Lethargic power play comes back to haunt Caps in opening loss originally appeared on NBC Sports Washington
A blight that plagued the Washington Capitals throughout last season reared its ugly head again during a 5-2 opening night loss to the Boston Bruins on Wednesday. In the effort, Washington went 0-for-4 on the power play.
Worse still, the Caps only mustered seven shots on goal in eight complete penalty minutes during the loss. Their third power play of the night, a minor slashing call on Taylor Hall in the second period, was the least effective of the bunch as Washington didn’t register a shot of any kind, on goal or otherwise.
“Things to work on, obviously. We have so many talented players on the power play that we need to get at least one goal,” said Anthony Mantha, who put up the first of Washington’s two goals on the night. “It’s still early. We’ll figure it out. I’m not worried.”
Feeble power play work last year cost the Capitals several chances at clawing their way back into games, especially in the first half of the season. Washington finished 23rd in the league with just an 18.8% success rate on the man advantage last year.
The veteran power play core of Alex Ovechkin, Evgeny Kuznetsov, T.J. Oshie and John Carlson all return for the Capitals this year, though. A sluggish start for that unit after one game surely isn’t enough to cause any panic, but does provide an area for improvement for the remaining 81 games on the season.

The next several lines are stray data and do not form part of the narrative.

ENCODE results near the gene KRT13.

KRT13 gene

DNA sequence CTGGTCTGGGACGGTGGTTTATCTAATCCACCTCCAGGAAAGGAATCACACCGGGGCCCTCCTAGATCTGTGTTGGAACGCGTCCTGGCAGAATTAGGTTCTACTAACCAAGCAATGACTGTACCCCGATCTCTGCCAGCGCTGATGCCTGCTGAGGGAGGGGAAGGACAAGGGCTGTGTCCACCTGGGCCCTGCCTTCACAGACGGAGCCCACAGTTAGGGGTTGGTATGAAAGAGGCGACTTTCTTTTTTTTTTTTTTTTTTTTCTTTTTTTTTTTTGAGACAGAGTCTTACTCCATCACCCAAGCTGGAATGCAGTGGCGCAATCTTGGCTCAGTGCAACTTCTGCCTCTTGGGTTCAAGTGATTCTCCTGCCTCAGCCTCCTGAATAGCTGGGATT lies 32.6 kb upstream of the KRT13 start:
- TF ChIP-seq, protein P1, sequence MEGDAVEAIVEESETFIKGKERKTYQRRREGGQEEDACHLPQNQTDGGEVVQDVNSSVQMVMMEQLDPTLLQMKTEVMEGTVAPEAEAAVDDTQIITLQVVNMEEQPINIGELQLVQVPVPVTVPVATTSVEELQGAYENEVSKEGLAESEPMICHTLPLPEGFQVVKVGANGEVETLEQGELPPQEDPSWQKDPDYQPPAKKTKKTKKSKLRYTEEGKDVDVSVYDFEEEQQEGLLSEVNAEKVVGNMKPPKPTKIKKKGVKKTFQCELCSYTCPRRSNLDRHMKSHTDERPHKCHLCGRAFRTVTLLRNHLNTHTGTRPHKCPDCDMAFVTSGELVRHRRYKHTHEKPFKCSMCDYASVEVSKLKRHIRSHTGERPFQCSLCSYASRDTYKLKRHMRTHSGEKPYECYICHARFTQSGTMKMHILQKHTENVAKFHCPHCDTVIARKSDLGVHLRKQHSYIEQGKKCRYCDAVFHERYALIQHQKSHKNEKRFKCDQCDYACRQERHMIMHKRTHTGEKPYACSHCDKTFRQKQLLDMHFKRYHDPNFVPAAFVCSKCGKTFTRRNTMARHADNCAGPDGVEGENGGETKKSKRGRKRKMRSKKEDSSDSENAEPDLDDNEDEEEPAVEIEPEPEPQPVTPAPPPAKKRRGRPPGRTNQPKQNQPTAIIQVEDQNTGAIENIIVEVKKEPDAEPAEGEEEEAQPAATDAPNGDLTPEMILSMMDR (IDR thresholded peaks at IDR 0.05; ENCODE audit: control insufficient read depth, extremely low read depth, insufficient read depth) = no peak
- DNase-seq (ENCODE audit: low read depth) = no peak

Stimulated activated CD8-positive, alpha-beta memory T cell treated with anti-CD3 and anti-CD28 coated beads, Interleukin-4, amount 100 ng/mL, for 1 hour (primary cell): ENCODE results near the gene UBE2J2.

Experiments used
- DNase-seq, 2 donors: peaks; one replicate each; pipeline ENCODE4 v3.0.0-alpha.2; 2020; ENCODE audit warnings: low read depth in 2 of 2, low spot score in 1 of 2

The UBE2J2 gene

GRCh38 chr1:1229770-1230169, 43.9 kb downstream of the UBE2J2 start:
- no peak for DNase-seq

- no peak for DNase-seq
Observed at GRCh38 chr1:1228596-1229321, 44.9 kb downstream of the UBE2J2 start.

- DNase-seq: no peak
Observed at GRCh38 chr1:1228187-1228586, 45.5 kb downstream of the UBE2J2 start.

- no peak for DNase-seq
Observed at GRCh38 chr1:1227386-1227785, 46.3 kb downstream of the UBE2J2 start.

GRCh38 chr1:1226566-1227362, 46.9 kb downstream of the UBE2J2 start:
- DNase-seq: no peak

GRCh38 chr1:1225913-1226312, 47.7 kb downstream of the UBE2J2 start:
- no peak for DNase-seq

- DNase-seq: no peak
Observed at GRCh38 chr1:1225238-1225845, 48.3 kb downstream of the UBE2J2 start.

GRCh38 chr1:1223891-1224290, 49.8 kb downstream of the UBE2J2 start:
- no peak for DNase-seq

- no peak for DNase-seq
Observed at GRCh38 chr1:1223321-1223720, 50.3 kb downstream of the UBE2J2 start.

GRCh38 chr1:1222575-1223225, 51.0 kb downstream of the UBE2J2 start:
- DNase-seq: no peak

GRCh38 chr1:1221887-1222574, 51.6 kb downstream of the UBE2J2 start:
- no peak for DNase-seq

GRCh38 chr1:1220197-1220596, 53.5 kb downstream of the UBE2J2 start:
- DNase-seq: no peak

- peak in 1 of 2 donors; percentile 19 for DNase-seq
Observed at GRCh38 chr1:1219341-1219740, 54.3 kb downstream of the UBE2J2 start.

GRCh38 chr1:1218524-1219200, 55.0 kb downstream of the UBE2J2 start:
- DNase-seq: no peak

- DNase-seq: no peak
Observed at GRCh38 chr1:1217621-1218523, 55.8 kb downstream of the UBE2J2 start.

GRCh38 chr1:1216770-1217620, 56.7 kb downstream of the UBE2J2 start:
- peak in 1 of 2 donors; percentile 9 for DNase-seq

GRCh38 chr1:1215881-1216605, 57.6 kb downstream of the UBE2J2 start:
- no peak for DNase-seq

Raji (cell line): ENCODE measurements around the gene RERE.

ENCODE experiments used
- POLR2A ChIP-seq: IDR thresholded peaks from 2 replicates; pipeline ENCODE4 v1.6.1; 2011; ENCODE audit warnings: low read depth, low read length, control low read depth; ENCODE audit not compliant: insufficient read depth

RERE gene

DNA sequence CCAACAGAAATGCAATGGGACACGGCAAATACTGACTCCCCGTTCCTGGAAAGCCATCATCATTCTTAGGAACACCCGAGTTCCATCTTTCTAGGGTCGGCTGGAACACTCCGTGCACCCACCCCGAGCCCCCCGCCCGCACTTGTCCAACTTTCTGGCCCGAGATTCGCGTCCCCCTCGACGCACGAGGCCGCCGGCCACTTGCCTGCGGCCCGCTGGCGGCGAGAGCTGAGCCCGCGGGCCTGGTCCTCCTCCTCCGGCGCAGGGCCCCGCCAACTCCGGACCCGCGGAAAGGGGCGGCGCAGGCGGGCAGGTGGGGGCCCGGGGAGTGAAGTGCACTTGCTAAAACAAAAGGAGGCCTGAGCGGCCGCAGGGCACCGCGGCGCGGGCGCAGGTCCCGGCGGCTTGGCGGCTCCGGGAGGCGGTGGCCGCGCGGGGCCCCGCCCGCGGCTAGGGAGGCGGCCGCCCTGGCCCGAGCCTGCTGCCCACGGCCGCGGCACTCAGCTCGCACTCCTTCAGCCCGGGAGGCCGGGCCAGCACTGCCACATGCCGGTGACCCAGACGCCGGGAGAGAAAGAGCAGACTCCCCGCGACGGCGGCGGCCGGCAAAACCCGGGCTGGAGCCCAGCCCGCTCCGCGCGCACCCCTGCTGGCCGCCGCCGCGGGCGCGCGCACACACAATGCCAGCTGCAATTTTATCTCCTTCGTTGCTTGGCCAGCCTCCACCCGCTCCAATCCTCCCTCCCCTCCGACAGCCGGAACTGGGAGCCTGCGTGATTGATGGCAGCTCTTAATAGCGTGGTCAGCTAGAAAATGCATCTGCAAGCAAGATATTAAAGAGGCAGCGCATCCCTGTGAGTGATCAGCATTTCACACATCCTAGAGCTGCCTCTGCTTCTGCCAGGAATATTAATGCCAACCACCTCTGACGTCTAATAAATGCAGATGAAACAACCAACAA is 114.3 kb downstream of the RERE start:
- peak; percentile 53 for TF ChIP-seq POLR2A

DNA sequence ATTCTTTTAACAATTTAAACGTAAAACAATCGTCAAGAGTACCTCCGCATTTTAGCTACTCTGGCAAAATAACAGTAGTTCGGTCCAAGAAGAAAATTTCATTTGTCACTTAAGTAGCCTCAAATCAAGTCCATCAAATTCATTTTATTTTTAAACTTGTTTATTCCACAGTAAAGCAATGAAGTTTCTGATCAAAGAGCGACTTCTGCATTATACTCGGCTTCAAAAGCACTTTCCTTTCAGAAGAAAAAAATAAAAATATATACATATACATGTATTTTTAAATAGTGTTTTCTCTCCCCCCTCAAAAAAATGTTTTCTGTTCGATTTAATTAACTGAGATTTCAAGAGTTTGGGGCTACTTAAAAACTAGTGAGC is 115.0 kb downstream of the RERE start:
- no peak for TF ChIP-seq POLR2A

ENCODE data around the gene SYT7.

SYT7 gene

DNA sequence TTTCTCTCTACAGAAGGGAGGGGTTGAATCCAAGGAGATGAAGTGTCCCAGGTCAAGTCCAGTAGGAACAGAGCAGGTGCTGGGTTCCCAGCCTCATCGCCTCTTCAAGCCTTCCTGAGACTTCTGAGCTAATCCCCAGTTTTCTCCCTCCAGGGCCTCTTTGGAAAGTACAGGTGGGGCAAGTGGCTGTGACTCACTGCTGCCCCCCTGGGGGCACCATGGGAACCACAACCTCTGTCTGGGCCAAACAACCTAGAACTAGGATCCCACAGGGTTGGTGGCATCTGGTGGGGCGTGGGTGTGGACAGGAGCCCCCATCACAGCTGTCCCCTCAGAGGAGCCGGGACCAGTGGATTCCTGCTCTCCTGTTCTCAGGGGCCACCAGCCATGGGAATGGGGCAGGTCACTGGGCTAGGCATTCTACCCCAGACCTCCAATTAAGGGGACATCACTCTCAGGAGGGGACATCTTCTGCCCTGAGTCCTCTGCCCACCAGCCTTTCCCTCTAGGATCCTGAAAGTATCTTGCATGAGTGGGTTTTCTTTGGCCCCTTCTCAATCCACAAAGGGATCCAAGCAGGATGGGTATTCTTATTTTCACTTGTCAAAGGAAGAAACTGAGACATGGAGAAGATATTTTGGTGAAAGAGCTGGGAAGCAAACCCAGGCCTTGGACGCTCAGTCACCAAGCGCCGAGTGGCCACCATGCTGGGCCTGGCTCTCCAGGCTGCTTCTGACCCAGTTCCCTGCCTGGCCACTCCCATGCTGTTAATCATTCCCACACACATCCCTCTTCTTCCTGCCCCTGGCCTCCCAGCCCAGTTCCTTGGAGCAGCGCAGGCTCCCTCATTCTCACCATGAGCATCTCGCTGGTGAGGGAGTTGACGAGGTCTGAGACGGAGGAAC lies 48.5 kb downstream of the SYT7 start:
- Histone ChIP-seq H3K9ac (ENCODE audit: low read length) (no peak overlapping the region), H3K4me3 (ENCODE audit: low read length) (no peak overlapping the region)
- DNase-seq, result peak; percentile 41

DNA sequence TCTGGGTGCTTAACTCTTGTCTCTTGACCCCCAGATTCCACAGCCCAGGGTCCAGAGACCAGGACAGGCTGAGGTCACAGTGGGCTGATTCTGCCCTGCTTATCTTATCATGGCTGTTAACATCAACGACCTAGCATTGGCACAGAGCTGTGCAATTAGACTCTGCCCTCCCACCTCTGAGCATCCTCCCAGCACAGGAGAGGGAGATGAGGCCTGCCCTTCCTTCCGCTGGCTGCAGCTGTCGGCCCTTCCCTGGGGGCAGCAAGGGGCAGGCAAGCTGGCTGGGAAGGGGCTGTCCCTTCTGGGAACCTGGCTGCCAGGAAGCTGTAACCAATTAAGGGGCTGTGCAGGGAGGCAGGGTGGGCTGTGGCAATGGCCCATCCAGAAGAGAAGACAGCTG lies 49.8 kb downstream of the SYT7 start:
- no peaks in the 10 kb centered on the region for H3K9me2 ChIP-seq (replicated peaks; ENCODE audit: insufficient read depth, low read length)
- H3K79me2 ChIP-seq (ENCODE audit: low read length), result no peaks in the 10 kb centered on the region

It also doesn’t help that Washington won only 37.3% of faceoffs on opening night, or that they found themselves in a 3-0 hole shortly after the start of the second period.
When asked specifically about the power play, head coach Peter Laviolette pointed to the lack of cohesion elsewhere on the ice.
“First half of the game, we were outdone 5-on-5, outdone on special teams, and it ended up costing us,” head coach Peter Laviolette said postgame. “There were goals missing. I thought again there was some disconnect at times. Not the power play, just us in general, we were disjointed it seemed for the first half of the game.”
It’s a long season and Washington has plenty of time to improve their power play. Their next test is a daunting one, though, as they take on the Toronto Maple Leafs up north on Thursday night. Toronto boasted the NHL’s best power play last season, striking on 27.3% of man advantages.